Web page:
Vitamin B12 deficiency: Six surprising foods you can eat to keep symptoms at bay
Vitamin B12 is very important for the production of red blood cells in the body. If a person is deficient in vitamin B12, red blood cells can become abnormally large and can’t function properly. B12 is best gained through diet, with adults requiring 1.5mg a day. Here are six vitamin B12-rich foods you should consider eating to avoid the development of vitamin B12 deficiency – it’s full name, vitamin B12 deficiency anaemia.
What are the symptoms of vitamin b12 deficiency anaemia?
Some of the most notable symptoms of vitamin B12 deficiency anaemia are feeling very tired, breathlessness even after little exercise, a sore mouth and tongue and heart palpitations.
But another symptom of vitamin B12 deficiency can also affect a person’s bowel habits.
Having a vitamin B12 deficiency can play havoc on your digestive tract, according to the National Heart, Lung, and Blood Institute, and this can cause diarrhoea.
Diarrhoea is identified as faeces being discharged from the bowels frequently and in a liquid form.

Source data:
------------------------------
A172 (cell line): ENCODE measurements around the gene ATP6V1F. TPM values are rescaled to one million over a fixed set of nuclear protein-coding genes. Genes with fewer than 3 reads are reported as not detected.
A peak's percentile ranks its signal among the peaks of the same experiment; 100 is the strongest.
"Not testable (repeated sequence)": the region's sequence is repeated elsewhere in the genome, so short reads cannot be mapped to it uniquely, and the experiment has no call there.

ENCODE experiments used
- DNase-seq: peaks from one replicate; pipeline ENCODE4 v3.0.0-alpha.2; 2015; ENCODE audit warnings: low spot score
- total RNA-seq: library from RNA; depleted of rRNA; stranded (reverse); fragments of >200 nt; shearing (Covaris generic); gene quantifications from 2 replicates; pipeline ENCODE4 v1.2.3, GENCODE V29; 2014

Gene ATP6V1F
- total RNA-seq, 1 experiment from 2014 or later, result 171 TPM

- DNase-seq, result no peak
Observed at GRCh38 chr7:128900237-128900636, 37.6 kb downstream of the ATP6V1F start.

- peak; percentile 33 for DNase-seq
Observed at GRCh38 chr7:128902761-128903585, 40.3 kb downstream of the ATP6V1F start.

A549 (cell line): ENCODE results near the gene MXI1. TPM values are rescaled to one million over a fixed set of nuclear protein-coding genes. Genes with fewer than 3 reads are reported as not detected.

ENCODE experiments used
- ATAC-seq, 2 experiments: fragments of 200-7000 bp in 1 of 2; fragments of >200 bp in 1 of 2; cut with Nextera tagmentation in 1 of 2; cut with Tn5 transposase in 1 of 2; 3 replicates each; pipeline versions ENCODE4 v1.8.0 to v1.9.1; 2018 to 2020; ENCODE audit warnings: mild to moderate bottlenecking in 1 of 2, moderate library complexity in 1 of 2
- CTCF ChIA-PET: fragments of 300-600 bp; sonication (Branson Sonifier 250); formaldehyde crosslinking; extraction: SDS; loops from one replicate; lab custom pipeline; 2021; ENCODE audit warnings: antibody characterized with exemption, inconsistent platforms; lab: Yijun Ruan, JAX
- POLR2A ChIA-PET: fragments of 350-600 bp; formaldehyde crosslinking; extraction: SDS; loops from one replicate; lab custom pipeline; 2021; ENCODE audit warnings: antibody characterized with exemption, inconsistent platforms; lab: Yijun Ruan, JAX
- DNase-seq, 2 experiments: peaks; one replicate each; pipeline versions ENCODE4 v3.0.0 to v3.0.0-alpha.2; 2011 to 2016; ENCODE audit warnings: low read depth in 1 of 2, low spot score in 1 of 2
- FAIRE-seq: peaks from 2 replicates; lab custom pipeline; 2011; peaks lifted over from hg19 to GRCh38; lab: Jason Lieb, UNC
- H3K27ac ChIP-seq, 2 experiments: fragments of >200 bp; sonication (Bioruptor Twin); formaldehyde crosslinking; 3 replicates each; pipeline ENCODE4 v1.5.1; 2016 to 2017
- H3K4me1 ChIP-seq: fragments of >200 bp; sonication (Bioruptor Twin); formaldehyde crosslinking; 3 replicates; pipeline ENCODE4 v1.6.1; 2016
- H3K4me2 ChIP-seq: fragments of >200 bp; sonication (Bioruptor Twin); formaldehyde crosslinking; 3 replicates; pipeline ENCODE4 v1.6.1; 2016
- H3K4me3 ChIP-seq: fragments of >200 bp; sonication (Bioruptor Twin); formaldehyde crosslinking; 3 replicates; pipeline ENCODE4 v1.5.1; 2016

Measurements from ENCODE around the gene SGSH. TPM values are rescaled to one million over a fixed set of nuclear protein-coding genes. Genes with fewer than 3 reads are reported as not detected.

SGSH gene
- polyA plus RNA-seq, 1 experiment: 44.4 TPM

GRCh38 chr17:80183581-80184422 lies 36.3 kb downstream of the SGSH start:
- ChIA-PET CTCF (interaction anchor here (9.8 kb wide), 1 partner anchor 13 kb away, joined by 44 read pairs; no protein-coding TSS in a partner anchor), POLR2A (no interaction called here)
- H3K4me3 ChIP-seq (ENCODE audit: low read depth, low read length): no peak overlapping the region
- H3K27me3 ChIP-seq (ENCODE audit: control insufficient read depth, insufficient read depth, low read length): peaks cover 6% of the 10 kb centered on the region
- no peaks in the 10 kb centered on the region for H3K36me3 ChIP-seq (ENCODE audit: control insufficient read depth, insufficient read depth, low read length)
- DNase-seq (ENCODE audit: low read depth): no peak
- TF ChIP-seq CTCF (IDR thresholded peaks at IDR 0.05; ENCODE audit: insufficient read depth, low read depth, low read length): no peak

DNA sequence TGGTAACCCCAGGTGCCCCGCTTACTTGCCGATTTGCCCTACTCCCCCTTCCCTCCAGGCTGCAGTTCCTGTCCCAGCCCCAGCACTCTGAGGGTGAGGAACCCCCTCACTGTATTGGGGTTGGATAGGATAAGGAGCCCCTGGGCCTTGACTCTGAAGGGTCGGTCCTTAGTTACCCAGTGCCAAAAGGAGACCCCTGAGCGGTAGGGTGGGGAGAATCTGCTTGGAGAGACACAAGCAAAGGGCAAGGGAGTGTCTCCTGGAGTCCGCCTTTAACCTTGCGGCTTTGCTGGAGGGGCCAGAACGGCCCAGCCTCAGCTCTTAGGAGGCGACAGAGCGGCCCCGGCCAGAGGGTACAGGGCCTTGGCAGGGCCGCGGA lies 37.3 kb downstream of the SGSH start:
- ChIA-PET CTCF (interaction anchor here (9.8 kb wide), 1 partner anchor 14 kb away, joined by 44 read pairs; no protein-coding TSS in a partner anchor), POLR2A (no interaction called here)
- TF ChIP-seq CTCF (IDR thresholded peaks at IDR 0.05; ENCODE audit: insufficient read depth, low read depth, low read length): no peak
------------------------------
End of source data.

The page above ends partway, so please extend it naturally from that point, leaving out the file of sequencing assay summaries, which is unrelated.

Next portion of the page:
But it should also be noted that diarrhoea and constipation can be caused by a viral or bacterial infection, a food intolerance or a change in diet.
The best way to find out the cause is to see your GP.
How is vitamin B12 deficiency treated?
In many cases, particularly in more serious cases, vitamin B12 is treated with injections or tables to replace the missing vitamins.
The NHS explains: “Vitamin B12 supplements are usually given by injection at first. Then, depending on whether your B12 deficiency is related to your diet, you’ll either require B12 tablets between meals or regular injections.
“These treatments may be needed for the rest of your life.”
The Department of Health advises if you take vitamin b12 supplements, don’t take too much as this could be harmful.
Taking 2mg or less a day of vitamin b12 supplements is unlikely to cause any harm.